This section contains damaged for the ending of “Midsommar.”
An obvious symbol for “Midsommar” is “The Wicker Man,” which practically wrote the genre’s handbook about secret cults and human sacrifice. However, when asked if he references any other daytime horror films, Aster instead pointed to influences outside the strictly horror field. One of them was “Black Narcissus”, the movie we reviewed on its 75th anniversary in 2022.
It’s no secret that “Midsommar” is a breakup movie, with the question “Do you feel drawn to him?” forces Dani to reconsider the nature of her relationship with Christian amid his neglect and infidelity. This gives the ritualistic, time-honored “Christian” sacrifice (and metaphorical parting) at the end a different background to what we’ve seen in folk horror movies. other. Speaking of collaborators like his cinematographer, Pawel Pogorzelski, Aster said:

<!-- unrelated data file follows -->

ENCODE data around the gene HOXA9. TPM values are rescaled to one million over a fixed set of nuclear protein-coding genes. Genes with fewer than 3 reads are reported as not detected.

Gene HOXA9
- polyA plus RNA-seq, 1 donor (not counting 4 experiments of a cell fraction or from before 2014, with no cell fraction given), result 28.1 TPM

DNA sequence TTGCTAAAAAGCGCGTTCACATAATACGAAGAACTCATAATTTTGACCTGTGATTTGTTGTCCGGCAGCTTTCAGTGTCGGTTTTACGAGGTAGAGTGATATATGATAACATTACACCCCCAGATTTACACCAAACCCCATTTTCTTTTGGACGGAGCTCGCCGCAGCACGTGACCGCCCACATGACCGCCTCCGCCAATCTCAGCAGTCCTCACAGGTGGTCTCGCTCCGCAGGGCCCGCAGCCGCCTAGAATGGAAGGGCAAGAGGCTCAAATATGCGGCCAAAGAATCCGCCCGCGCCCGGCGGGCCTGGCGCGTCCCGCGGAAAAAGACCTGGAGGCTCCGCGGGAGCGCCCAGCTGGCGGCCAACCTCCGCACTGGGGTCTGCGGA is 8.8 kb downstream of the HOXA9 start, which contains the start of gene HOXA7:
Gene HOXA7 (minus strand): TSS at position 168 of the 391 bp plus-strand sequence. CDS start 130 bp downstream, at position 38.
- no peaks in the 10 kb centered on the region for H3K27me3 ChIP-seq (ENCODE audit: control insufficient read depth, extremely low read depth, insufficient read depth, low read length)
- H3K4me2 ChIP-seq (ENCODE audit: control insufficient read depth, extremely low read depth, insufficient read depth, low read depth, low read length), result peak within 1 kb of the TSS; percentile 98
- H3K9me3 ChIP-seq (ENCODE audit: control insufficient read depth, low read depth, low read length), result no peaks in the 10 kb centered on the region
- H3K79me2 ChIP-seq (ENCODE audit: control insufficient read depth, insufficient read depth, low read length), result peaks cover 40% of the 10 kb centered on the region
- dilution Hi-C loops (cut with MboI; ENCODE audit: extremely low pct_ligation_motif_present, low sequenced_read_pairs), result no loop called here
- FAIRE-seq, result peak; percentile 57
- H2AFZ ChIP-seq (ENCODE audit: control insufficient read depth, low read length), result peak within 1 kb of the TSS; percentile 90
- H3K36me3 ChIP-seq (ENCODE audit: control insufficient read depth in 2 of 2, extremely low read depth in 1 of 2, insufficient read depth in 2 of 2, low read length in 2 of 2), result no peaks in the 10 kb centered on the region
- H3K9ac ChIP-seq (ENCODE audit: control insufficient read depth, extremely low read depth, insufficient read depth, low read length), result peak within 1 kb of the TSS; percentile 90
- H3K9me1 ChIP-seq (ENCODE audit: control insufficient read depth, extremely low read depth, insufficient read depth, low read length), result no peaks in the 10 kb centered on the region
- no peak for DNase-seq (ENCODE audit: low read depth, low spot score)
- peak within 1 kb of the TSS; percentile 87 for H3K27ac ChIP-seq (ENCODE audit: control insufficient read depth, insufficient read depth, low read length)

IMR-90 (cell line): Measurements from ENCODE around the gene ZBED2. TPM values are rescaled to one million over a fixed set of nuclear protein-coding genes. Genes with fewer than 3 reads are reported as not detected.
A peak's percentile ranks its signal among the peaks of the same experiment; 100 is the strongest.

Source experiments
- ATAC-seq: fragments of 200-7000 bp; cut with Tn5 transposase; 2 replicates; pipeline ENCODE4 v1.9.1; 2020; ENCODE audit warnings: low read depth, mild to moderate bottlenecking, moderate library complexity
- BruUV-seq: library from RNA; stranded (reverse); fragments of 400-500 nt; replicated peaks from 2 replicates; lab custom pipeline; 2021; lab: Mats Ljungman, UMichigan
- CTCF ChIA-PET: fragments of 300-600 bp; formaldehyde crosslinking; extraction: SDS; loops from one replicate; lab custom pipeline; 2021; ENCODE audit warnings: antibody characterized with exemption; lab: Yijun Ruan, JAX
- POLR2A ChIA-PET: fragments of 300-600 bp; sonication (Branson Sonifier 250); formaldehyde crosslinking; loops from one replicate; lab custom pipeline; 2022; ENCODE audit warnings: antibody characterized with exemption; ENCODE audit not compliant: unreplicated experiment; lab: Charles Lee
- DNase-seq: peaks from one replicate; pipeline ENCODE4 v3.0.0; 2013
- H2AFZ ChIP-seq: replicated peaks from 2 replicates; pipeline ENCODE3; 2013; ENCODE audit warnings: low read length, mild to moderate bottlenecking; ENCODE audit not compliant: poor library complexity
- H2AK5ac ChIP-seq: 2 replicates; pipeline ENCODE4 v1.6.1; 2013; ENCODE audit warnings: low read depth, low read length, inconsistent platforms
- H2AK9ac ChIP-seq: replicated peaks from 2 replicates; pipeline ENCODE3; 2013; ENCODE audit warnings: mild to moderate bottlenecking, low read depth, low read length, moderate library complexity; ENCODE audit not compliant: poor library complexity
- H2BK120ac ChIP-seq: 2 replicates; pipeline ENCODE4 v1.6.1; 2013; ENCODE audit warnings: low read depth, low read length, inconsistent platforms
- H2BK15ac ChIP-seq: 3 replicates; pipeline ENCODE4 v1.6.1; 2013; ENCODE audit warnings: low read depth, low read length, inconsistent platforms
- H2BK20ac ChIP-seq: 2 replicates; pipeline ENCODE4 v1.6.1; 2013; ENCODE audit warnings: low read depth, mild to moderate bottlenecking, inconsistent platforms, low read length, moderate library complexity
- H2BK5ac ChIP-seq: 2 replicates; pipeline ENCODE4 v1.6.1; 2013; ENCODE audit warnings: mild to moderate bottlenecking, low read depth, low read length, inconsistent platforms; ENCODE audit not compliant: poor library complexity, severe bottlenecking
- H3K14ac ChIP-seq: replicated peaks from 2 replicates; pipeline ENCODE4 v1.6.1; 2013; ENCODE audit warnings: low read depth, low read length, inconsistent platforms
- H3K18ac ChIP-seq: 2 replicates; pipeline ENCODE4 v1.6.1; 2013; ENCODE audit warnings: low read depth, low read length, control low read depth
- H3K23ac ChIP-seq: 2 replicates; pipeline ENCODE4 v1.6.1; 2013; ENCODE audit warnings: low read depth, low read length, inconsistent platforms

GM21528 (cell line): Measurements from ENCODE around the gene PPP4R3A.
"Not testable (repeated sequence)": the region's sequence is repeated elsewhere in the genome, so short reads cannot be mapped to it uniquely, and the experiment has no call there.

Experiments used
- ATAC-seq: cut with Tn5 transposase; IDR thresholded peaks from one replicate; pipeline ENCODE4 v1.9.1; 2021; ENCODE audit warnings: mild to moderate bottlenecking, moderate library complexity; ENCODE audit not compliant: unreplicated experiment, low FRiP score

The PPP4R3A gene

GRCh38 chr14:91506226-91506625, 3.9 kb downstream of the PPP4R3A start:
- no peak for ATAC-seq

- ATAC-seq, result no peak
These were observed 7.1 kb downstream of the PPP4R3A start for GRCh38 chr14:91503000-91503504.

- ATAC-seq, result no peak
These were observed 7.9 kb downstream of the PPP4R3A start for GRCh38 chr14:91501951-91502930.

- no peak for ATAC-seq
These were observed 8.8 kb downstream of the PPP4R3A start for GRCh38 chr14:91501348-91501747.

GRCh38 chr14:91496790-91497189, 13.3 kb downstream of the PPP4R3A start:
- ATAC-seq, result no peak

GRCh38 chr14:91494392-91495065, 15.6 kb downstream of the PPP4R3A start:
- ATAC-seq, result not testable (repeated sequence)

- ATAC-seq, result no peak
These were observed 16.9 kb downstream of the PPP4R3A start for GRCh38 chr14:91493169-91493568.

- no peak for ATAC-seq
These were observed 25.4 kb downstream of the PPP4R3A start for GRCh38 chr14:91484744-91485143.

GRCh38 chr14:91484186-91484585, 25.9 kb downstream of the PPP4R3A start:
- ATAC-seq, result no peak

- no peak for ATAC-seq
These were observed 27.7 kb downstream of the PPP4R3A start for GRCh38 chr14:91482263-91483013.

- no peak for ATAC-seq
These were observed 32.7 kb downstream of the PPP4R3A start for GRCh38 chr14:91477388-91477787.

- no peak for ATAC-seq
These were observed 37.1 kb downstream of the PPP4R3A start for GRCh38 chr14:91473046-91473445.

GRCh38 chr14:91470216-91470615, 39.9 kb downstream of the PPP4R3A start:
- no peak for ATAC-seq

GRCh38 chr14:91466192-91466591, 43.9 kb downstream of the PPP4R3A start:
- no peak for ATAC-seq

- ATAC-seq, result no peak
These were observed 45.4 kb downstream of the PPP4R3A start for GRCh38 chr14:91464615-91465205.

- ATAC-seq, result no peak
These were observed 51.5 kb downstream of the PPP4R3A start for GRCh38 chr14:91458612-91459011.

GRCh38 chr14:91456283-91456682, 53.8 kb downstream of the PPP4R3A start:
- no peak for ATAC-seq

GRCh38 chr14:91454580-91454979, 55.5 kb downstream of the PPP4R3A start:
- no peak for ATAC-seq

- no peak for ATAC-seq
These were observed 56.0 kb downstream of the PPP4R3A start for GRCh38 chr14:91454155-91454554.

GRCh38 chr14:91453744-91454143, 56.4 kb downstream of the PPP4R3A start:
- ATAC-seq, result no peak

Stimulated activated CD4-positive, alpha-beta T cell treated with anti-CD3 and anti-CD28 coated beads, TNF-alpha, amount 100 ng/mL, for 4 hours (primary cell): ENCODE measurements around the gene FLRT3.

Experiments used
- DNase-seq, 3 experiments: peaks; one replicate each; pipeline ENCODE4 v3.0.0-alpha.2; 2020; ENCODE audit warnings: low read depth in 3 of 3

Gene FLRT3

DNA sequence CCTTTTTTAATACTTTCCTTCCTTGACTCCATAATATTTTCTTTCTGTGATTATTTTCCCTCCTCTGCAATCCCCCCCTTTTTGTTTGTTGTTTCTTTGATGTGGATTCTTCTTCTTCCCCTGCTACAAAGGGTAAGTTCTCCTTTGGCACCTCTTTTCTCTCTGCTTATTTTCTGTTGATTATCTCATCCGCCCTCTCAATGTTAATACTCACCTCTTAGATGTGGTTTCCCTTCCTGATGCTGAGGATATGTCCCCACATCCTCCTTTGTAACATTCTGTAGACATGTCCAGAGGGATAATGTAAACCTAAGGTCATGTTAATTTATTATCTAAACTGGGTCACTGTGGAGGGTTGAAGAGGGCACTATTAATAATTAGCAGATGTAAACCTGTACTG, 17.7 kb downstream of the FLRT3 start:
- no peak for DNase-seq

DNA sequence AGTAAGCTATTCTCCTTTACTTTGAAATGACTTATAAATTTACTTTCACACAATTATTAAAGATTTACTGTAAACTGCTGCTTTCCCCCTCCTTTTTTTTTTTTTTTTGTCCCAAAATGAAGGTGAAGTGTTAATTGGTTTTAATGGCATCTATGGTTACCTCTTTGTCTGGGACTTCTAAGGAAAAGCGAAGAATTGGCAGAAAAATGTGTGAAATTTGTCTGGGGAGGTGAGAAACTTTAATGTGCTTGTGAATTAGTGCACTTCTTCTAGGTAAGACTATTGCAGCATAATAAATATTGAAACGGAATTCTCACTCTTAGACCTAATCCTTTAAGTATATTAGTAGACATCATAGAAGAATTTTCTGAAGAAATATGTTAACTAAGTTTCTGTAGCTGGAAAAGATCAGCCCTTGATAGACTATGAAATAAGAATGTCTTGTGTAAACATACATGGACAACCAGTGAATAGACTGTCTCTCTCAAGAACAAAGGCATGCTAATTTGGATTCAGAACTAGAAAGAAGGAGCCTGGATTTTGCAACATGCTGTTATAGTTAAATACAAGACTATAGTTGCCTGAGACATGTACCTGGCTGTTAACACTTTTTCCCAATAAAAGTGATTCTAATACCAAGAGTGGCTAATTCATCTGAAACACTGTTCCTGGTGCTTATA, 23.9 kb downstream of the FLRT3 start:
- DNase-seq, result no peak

“We’re talking more about breakups than thrillers, like Albert Brooks’ ‘Modern Romance’.” If ‘Midsommar’ works beyond my wildest dreams, that’s what you’re aiming for after a breakup. Like, every time we break up, I watch ‘Modern Romance’. On ‘Hereditary’, the movies we watched [during filming] not a horror movie, and on ‘Midsommar’ neither. I love horror – ‘Hereditary’ is purely a horror movie, I wouldn’t object to that. This film is contiguous with horror; I wouldn’t call it a horror movie. I think it’s like a fairy tale with a horror element.”
“Adjacent Horror” is certainly one way to describe “Midsommar,” but Aster also seems to indicate that he wants it to be approached as a horror comedy or horror of sorts. “I hope it’s quirky and funny,” he said. “And I hope you laugh at the end! Best case scenario, you’re laughing at the end, and those laughs will linger in your throat for a bit.”
https://www.slashfilm.com/946549/ari-aster-wanted-midsommar-to-leave-the-audience-laughing/ Ari Aster Wants Midsommar To Make The Audience Laugh